clock menu more-arrow no yes mobile

Filed under:

The Canadiens' shooting percentage is extremely troubling

While shooting percentage in the NHL is relatively predictable to regress to the mean, that takes time, something the Montreal Canadiens do not have.

Minas Panagiotakis/Getty Images

In the playoffs so far, the Montreal Canadiens are averaging 1.86 goals per game played. If you take out empty net goals, that drops to 1.71 per game. Even more striking, over their last five games, the Canadiens have scored just five goals, just one per game, and when you consider overtime, they're scoring just 0.91 goals per 60 minutes played.

The problem for the Habs hasn't been shot generation over this time, they've averaged an impressive 37.2 shots on goal per game, or 33.7 per 60 minutes. As we've looked at before, the Habs aren't exactly getting great scoring chances compared to their opponents.

With that said though, over those five games the Canadiens are still producing more scoring chances overall than the New York Rangers, Tampa Bay Lightning, or Minnesota Wild among teams remaining in the playoffs, and hanging right in the same range as the Chicago Blackhawks, according to War on Ice.

In spite of all those shots, and relatively not terrible scoring chance generation, the Canadiens have scored on just 2.69% of their shots on goal. In the regular season, that's no big deal, because percentages that extreme can't be sustained. No team in the NHL lacks talent so badly, or plays poorly enough, to earn a 2.69% shooting percentage over a long period, there's just too much parity and NHL players are just too good, but the Canadiens don't have a long time, they have possibly as few as three games.

Stimulate the offense

The Canadiens need finishing ability desperately, and although a lot of their bottom half of the lineup players are playing very well overall, they simply have too many grinders on the roster.

  • Torrey Mitchell's career shooting percentage: 7.26%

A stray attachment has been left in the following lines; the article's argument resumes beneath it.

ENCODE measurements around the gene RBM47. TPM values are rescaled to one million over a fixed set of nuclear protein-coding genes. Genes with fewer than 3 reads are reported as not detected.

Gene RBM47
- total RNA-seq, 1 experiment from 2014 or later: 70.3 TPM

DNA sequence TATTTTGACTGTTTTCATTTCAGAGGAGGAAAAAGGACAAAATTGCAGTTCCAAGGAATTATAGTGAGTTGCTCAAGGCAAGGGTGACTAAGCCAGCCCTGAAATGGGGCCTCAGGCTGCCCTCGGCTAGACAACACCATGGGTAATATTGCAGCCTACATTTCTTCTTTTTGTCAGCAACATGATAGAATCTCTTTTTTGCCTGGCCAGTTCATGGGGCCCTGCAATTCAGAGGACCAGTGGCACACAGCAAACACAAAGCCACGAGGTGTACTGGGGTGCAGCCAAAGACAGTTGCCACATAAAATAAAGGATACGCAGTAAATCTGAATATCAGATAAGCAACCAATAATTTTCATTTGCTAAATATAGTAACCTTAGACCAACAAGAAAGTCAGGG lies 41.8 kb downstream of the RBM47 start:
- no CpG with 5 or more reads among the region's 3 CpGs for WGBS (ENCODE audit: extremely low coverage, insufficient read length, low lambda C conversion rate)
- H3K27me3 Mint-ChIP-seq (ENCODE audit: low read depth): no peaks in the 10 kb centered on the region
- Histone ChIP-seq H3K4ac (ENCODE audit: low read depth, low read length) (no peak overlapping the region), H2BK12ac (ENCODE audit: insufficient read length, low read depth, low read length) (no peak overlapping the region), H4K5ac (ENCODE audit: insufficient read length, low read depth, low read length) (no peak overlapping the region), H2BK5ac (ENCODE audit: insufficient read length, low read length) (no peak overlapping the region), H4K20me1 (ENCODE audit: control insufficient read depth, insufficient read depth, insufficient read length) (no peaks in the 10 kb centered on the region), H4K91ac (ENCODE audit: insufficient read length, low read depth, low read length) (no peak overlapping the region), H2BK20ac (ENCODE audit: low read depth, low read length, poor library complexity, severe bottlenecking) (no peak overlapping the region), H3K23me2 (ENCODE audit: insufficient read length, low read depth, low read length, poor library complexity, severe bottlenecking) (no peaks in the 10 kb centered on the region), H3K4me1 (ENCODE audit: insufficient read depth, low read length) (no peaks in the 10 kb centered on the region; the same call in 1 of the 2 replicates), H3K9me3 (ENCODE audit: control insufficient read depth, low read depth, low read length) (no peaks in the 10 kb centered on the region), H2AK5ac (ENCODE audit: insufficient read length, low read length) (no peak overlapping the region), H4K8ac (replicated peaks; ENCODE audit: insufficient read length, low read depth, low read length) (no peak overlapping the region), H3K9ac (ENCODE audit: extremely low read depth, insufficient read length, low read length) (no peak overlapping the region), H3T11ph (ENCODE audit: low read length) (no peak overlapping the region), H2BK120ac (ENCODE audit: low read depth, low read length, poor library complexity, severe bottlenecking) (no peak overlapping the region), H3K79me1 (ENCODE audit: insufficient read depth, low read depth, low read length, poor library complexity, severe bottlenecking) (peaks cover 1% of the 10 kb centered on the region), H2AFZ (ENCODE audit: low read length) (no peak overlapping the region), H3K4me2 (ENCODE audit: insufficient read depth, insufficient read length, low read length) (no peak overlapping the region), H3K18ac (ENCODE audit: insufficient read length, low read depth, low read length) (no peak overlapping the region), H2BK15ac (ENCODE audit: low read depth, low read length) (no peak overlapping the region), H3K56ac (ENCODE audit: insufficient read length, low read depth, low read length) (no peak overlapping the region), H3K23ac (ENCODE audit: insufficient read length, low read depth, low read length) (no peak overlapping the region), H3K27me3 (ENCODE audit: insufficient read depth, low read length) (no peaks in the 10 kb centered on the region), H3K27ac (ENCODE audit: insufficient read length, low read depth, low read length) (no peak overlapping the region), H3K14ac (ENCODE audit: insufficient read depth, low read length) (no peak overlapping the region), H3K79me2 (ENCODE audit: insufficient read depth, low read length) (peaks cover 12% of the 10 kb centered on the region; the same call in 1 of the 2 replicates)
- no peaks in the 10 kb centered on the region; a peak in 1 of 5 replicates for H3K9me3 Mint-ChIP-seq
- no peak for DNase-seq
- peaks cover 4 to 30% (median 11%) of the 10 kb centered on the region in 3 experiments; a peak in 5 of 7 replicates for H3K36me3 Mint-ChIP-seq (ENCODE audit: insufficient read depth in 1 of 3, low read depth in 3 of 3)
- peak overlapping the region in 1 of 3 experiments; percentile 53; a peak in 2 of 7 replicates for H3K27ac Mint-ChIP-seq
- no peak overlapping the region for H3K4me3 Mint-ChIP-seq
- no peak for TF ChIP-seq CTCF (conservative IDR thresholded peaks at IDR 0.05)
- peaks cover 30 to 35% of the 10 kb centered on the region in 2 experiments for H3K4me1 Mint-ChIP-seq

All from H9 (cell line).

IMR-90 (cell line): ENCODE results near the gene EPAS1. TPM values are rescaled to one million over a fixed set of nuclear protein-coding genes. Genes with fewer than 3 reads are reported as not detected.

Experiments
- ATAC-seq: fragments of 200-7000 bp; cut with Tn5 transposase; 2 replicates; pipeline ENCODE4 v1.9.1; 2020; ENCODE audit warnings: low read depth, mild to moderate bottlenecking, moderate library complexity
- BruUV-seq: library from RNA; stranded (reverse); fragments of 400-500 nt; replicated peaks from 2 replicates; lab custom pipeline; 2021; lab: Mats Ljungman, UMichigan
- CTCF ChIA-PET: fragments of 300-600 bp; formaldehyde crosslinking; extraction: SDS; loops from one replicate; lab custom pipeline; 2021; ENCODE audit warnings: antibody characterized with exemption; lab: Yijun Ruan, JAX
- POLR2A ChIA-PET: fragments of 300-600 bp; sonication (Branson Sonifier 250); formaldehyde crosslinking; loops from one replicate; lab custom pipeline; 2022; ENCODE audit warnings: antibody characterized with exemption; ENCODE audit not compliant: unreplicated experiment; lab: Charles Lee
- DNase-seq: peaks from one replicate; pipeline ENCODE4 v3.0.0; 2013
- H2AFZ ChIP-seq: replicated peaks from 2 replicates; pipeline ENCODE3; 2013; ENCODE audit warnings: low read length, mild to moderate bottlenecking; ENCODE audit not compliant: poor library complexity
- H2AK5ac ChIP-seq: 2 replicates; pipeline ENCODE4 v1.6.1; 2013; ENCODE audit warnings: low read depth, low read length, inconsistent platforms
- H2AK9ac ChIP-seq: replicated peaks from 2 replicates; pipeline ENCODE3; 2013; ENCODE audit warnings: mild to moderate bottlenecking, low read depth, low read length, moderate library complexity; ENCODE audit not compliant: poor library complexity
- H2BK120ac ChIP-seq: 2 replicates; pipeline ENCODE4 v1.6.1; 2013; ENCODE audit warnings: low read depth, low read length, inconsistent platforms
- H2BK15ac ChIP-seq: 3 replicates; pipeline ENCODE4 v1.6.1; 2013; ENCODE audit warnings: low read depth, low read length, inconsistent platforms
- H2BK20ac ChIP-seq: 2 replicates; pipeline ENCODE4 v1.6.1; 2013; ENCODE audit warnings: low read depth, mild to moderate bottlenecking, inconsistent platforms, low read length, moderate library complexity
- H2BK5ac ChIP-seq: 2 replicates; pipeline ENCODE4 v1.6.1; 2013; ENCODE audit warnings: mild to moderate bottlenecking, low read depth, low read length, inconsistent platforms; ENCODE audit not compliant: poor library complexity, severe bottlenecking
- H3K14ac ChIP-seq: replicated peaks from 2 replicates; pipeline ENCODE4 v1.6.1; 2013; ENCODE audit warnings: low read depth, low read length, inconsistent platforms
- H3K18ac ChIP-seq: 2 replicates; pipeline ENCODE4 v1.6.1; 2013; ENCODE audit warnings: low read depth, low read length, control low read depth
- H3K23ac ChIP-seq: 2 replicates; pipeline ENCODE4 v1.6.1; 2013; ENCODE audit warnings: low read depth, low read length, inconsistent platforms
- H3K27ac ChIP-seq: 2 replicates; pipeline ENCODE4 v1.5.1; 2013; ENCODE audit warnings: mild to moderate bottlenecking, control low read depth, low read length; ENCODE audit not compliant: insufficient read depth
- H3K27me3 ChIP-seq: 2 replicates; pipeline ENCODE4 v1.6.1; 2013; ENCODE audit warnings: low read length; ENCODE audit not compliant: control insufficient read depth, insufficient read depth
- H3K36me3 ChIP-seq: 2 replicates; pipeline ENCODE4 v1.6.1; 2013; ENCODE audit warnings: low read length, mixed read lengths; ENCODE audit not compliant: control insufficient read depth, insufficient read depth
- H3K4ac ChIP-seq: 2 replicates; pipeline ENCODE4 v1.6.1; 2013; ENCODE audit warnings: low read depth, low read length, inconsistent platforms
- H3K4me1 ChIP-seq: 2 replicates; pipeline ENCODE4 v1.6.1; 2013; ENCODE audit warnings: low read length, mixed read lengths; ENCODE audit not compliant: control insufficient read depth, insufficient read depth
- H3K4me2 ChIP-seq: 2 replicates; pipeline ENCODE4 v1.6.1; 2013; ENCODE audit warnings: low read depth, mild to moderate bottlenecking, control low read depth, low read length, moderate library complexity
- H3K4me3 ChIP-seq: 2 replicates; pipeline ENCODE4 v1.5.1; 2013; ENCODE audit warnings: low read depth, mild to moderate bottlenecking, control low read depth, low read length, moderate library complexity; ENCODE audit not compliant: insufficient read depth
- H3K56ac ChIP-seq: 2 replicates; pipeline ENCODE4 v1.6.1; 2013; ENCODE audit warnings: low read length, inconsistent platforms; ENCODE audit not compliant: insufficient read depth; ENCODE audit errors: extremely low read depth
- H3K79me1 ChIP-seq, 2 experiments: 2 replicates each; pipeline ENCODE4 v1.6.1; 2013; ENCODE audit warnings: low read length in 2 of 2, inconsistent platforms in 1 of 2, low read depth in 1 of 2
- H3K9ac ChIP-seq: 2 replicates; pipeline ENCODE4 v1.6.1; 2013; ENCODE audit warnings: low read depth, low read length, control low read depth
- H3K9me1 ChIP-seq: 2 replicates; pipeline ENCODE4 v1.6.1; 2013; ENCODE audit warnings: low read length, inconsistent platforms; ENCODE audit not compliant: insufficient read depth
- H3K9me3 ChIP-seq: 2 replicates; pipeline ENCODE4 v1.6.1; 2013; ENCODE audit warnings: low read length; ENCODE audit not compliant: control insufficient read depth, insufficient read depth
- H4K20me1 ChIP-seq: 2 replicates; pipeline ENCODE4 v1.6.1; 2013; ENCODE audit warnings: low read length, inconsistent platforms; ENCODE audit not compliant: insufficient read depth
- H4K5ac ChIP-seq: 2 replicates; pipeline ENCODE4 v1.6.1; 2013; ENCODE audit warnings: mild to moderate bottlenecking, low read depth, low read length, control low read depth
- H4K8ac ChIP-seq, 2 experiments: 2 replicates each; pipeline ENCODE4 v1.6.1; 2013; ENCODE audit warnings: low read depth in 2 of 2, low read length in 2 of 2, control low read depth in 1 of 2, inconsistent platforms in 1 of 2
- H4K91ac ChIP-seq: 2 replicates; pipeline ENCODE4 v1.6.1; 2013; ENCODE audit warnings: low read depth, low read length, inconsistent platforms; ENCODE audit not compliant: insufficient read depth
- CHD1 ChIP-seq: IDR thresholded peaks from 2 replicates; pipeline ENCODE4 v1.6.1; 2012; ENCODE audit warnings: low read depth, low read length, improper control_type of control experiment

• Jacob de la Rose's career shooting percentage: 8.70%
  • Devante Smith-Pelly's career shooting percentage: 8.26%
  • Brandon Prust's career shooting percentage: 8.87%

Each of these players are bringing good things individually, but overall, having four guys in your lineup that you know you can't really count on to score is going to hurt when you're already in a slump. None of them deserve to be scratched, but you have to wonder if the Canadiens could benefit from the injection of some talent in the form of youngster Charles Hudon, who scored on 11.51% of his shots in the AHL this season, and averaged 11.3% in the QMJHL. Or even roll the dice on Sven Andrighetto, who scored on 16.7% of his shots in the NHL this year during a brief call up.

The boldest move of all might be to try 23-year old AHL rookie Daniel Carr, who led the Bulldogs with 24 goals this season, and scored on 13.56% of his shots. He's even decently sized at six feet tall, at least according to the AHL's website.

Having good possession numbers is great, it's one of the most important factors in winning games, but the Tampa Bay Lightning have the ability to play a good possession game, and score on a high percentage of their shots, and the Habs currently don't.

In the playoffs, you go from feeling fairly confident to on the brink quickly, and Michel Therrien is a bit of a gambler anyway. Between a couple of roster changes and perhaps moving Alex Galchenyuk to center, and maybe even opening it up a bit, he has options here.

The line between patience and desperation is extraordinarily thin this time of year, and you have to wonder when this streak of popgun offense has crossed it.